Deneh’Cho Thompson confesses to a mild rebellious streak in his youth.
As a high school student in Calgary, he fell short of completing his diploma for “myriad reasons,” he says. Though he enjoyed many subjects and excelled in some, drama was the subject that most held his interest.
Thompson eventually enrolled in a theatre program at Capilano and Simon Fraser universities, and while he valued much of what he learned, he couldn’t help feeling academic training in drama was somewhat flawed. He was discouraged by a range of systemic barriers hindering progress for Indigenous students.
“I got frustrated with institutional systems,” he says.
Today he is the second Indigenous student ever to graduate from the University of Alberta with a master of fine arts degree in drama, with a thesis interrogating those very barriers. The first Indigenous graduate was Kenneth Williams, now a professor in the U of A’s Department of Drama.
And while Thompson has been an assistant professor and co-ordinator of the wîcêhtowin Theatre Program at the University of Saskatchewan for two years — hired while still completing his master’s degree — he has retained a healthy ambivalence towards academia.
“I think academia is broken in a lot of ways, but I’ve found a place to work within it,” he says. “Institutions are big, cultural spaces that have a lot of inertia, and policies and systems that don’t necessarily work for everyone.”
His previous drama experience includes years of acting, directing and writing in B.C.’s lower mainland theatre scene. Early in his career he worked for Full Circle’s Talking Stick Festival in Vancouver, billed as the premier, multidisciplinary Indigenous arts festival in North America, led by Margo Kane, “one of the grandmothers of Indigenous theatre in the country,” says Thompson.
“I started to claim my own artistic identity,” he says, later appearing in such groundbreaking productions as the premiere of Thanks for Giving, by Kevin Loring, now artistic director of Indigenous theatre at the National Arts Centre of Canada.
Thompson also worked with U of A grad Reneltta Arluk, the first Indigenous woman to graduate from the university’s BFA acting program, now director of Indigenous arts at the Banff Centre for Arts and Creativity.
A storyteller at heart, Thompson began crafting his own work for the stage, writing and directing The Girl Who Was Raised by Wolverine, winner of the 2016 Fringe New Play Prize from Vancouver’s Playwright’s Theatre Centre.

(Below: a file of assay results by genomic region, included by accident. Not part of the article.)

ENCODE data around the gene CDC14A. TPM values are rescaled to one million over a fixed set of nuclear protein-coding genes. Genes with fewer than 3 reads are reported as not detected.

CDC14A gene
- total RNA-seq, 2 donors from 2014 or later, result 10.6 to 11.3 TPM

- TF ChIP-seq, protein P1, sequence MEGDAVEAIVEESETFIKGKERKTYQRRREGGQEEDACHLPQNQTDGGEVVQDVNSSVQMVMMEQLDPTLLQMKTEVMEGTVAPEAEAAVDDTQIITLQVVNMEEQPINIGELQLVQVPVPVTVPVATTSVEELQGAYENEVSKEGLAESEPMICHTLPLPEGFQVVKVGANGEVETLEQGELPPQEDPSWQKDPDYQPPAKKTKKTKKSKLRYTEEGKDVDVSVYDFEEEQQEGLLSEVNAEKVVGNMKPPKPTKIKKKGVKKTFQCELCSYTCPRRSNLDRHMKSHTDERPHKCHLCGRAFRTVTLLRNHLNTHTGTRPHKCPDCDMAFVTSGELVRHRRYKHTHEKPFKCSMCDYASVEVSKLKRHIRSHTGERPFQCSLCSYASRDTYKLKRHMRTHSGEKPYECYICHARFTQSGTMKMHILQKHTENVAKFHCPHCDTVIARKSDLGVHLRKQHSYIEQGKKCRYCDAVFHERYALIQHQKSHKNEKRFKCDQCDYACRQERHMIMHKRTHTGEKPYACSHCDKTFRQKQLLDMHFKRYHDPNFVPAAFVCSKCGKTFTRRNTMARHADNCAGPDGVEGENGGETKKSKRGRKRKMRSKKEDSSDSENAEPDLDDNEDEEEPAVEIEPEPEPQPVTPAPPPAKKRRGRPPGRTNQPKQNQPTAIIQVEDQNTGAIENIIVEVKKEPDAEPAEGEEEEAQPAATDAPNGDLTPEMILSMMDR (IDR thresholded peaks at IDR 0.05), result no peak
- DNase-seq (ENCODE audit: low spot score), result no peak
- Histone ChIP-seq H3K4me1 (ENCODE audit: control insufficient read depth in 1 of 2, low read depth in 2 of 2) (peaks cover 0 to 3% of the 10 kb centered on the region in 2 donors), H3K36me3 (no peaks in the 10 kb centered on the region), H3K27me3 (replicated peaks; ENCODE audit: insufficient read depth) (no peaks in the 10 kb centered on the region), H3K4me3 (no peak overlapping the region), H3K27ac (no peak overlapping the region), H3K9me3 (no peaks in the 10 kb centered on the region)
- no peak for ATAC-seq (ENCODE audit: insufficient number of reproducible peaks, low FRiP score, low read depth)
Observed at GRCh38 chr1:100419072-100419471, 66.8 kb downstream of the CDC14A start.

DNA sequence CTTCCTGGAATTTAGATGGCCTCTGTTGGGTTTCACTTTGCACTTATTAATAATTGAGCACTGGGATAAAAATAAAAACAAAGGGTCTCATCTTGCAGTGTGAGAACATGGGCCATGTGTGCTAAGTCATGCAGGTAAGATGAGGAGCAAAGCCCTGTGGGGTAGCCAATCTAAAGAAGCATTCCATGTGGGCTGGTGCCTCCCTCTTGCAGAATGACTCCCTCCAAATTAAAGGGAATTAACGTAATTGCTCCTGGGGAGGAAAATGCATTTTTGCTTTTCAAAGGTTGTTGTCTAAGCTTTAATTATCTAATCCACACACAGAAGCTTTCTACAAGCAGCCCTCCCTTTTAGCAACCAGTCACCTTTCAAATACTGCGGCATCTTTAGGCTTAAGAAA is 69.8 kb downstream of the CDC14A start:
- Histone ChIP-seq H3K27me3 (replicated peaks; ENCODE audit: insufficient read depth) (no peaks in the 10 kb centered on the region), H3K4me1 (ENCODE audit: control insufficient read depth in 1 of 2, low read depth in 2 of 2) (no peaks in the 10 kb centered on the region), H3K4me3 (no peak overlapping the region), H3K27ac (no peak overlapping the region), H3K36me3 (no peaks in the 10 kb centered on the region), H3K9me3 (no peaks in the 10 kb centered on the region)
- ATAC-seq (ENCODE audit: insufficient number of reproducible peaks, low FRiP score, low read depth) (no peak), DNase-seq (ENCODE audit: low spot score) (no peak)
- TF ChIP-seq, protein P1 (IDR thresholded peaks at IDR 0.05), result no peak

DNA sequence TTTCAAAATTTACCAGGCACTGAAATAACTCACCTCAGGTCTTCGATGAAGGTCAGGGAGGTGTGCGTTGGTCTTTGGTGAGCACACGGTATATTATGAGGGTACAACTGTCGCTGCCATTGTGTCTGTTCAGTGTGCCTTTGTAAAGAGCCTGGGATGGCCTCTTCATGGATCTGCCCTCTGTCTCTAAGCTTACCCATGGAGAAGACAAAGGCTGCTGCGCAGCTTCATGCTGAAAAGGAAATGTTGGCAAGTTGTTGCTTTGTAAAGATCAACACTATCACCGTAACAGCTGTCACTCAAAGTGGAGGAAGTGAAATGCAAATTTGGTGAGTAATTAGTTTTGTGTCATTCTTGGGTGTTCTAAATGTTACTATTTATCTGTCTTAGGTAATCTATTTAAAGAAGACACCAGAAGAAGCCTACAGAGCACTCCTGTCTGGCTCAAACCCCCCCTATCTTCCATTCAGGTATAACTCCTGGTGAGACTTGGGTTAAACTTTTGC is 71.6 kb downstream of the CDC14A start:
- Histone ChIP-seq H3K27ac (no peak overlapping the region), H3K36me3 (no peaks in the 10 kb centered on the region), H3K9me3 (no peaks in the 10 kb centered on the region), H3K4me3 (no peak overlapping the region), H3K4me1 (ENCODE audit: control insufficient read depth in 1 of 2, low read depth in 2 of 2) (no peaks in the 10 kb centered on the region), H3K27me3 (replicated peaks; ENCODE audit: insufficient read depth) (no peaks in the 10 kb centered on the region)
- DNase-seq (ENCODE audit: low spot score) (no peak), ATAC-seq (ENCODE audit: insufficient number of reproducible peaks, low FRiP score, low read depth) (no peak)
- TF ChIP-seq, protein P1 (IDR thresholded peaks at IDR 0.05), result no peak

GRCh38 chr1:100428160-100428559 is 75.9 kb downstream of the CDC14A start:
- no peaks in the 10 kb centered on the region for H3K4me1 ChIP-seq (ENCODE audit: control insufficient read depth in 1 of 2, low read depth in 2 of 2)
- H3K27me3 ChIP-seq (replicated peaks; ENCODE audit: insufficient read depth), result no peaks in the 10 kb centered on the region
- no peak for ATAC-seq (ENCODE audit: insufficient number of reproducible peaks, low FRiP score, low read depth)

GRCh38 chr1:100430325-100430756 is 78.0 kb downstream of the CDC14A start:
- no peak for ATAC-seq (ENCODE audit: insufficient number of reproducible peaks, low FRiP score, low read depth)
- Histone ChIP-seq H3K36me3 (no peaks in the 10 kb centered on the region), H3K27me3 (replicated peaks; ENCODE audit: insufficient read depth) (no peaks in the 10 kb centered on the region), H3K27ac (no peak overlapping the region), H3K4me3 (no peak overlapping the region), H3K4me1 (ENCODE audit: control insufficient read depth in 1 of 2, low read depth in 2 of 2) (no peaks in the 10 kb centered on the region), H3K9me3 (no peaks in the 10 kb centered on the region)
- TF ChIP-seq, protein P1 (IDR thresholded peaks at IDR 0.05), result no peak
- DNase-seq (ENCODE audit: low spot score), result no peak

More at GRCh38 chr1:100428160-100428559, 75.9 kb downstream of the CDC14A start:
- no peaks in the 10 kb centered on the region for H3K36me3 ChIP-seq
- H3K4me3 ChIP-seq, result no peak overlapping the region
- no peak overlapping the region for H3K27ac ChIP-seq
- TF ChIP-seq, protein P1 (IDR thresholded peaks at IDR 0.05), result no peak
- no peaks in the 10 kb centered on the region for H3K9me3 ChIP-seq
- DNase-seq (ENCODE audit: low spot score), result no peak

“I love being an actor, I love getting on stage and getting that rush of adrenaline and presence,” he says. “But I’ve come to learn that I like thinking about how story is made — that critical lens is now much more interesting to me.”
It was after meeting his current partner, a former academic adviser in the U of A’s Faculty of Native Studies, that Thompson decided to give academia one more chance.
“She said, ‘You’re smart, you should finish your master’s degree,’” said Thompson, “and I said, ‘Damn the institution — the institution is horrible!’”
But he persevered, convinced he had something valuable to say about generating healthy and inclusive practices in theatre training. His first thesis proposal involved going back to the Talking Stick Festival to interview a number of drama educators and practitioners about their experience with university training.
“What things do we hold on to from our training? What things were harmful to us and what techniques either support or suppress our Indigenous identities?” asks Thompson.
He hosted one event at the festival, but when further large gatherings were cancelled due to COVID, he shifted gears and decided instead to produce a series of podcasts on the same subject based on interviews with artists and educators.
He wrote up his analysis of those discussions in a thesis blending theory and practice called “A Long Walk Down the River: Performance as a Site of Indigenous Resilience and Resurgence.”
His thesis supervisor, Selena Couture of the Department of Drama, calls it “an excellent contribution that tracks current practices of Indigenous acting and pedagogy, extending and connecting them with Indigenous worldviews.
“His work as an actor and instructor of acting fills a gap in Indigenous theatre scholarship, an area of theatre practice that has a rich discourse amongst practitioners but is not yet recorded within the academy.”
He plans to publish some of that work immediately. His goal is to create the safer spaces he didn’t have during his undergrad.
“How do we reduce the harm we know happens in our training systems, so more students can have access to quality training that doesn’t make them feel inadequate, left out or erased in some way?”
Thompson is also applying for a grant to develop a network of Indigenous drama instructors to exchange techniques, philosophies and ideas. One of his immediate recommendations to improve theatre training is to reform the prevalent “show must go on” mentality, he says, which often sacrifices personal health and well-being.
“All of that needs to go away,” he says. “The working model starts at 48 hours a week and goes up from there. Students go to class all day and rehearse all night — that’s how we expect students to succeed. But we’re not giving them the context to succeed.”
Despite his troubled relationship with “the institution,” Thompson calls his MFA graduation a very big deal — the first time he’s crossed any convocation stage.
Still a touch the rebel, he says the occasion marks a new phase in his journey, his thesis providing his first gestures at reforming the institution from within.
“The impulse I had about not finishing school is very much the same impulse that drives my work now,” he says.
“Before it was a personal refusal; now it’s a responsibility to future Indigenous students to better their theatre education.”